posted 05 September 2003 02:24 AM
the good thing is that you have been diagnosed with a bulging rather than a prolapsed disc.
What it is basically saying is that your neck suffered some kind of trauma which caused a disc to bulge. That bulging disc will be pushing or affecting in some way, your spinal cord. It takes very little pressure on the spinal cord to affect nerves which is why you are experiencing the 'tingling' in your arms. If the trauma was in your lower back you would get the tingling in your legs but if the bulge were to continue in your neck it would most probably start affecting your legs as well.
Nerve damage is a funny old thing. Your fingers might me tingling like crazy but that is only saying that the nerve from the spinal cord to the fingers has been affected somewhere along it's route.
Bulging discs left alone cause nerve damage. The longer you leave it the worse it gets.
The exercises you are doing with your neck are working to build up the neck muscles to keep that bulging disc under control and to help push it back into it's rightful place. With strengthened neck muscles you will also be improving you posture.
One scenario might be that your neck muscles became weak through bad posture and stopped doing the job that they were intended for. Or your neck muscles may have been in the 'wrong' position for so long that they started thinking this was 'normal'. If that is the case then as soon as you strain your neck the muscles holding your spine in place give up and because they were holding you in an incorrect position anyway your spine is at it's weakest and susceptible to trauma.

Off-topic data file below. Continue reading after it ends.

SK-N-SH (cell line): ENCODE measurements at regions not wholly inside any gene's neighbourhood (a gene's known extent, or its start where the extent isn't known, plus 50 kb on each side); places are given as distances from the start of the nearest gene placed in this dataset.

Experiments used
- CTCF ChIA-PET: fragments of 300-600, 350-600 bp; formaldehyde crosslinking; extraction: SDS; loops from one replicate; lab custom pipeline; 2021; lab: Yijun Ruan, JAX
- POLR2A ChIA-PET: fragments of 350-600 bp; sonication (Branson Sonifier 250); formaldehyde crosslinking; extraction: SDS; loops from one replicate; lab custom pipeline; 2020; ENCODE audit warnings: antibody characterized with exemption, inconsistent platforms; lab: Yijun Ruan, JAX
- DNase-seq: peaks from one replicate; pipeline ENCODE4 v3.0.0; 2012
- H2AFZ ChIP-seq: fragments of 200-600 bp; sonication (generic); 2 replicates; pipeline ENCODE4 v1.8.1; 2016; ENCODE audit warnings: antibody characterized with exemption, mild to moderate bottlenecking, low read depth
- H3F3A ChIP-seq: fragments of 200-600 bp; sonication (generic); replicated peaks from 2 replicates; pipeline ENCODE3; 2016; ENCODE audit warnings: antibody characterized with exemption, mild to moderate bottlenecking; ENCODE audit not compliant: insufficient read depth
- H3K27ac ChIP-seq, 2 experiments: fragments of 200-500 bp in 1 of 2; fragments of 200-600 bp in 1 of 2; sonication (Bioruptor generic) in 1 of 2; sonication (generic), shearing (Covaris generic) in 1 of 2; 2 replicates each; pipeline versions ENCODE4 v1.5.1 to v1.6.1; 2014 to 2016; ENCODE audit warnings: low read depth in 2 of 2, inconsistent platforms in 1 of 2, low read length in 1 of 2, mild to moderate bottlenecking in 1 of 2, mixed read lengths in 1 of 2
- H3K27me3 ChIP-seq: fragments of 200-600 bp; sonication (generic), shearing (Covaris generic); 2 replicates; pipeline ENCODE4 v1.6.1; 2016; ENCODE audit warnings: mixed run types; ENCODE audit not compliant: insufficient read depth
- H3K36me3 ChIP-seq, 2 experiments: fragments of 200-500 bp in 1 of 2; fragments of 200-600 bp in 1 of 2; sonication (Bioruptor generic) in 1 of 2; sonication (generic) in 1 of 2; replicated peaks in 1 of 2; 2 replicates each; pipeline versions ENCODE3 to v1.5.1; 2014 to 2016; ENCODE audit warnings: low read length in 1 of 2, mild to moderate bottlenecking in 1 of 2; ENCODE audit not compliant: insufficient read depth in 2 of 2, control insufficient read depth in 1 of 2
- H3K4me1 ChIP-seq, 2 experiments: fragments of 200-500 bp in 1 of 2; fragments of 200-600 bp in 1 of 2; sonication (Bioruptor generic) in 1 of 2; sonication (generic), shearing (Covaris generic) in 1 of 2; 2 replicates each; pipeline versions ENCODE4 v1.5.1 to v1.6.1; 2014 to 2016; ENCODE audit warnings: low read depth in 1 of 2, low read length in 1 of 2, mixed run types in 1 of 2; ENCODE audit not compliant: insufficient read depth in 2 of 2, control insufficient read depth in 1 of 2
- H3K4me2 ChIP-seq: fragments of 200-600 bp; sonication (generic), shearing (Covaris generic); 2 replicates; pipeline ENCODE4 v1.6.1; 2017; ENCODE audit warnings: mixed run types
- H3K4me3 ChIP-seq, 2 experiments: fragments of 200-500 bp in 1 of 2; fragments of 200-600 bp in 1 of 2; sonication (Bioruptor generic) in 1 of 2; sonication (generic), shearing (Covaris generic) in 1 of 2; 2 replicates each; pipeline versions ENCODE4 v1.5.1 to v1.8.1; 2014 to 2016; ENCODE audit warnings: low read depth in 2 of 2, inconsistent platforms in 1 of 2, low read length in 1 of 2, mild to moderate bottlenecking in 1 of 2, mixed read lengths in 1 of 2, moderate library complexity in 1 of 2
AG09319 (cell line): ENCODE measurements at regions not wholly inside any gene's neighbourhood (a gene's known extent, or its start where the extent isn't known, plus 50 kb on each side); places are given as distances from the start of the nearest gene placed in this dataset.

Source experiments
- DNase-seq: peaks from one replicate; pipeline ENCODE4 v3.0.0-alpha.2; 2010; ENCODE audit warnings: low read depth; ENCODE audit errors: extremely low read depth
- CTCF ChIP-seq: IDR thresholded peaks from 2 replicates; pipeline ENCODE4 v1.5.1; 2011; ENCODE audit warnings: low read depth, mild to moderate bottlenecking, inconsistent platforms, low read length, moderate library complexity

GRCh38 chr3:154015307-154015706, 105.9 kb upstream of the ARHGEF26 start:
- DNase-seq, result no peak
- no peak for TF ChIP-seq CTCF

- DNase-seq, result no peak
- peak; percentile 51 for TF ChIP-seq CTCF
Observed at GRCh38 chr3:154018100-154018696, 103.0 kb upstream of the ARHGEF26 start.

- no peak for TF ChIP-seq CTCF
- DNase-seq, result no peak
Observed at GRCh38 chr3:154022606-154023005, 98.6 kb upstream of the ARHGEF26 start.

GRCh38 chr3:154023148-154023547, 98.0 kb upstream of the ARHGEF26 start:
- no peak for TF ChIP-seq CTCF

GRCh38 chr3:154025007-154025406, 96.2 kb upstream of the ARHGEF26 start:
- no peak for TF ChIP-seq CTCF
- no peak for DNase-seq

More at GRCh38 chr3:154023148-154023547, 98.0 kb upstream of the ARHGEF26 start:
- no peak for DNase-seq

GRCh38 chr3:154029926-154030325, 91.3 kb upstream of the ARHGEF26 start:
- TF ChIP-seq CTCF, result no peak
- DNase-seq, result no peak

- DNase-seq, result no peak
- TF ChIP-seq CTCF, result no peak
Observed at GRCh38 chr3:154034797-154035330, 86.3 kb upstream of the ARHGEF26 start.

You will get the tingling when doing these exercises because everything you do will aggravate the nerves and nerves to not need a lot of aggravating before they become 'lively'.
I would say, keep going with the exercises but make 100% sure you are doing them correctly. You must strengthen the neck muscles and then keep them strengthened. Once you have had this problem you will always be susceptible to more trauma unless your neck muscles are working the way the are supposed to and keeping everything in line.
Walk tall, chin up, staring straight ahead. No sharp movements left, right, up and down.
Look at the pillows you use in bed, do you keep a natural spinal curvature when you are asleep.
Don't swim with you're head out of the water like a duck. If you cycle then look at your posture when on your bike - is your head being pushed into you back when watching where you are going.
Hydrotherapy and massage - it might not cure you but it sure makes you smile
Nice to meet you,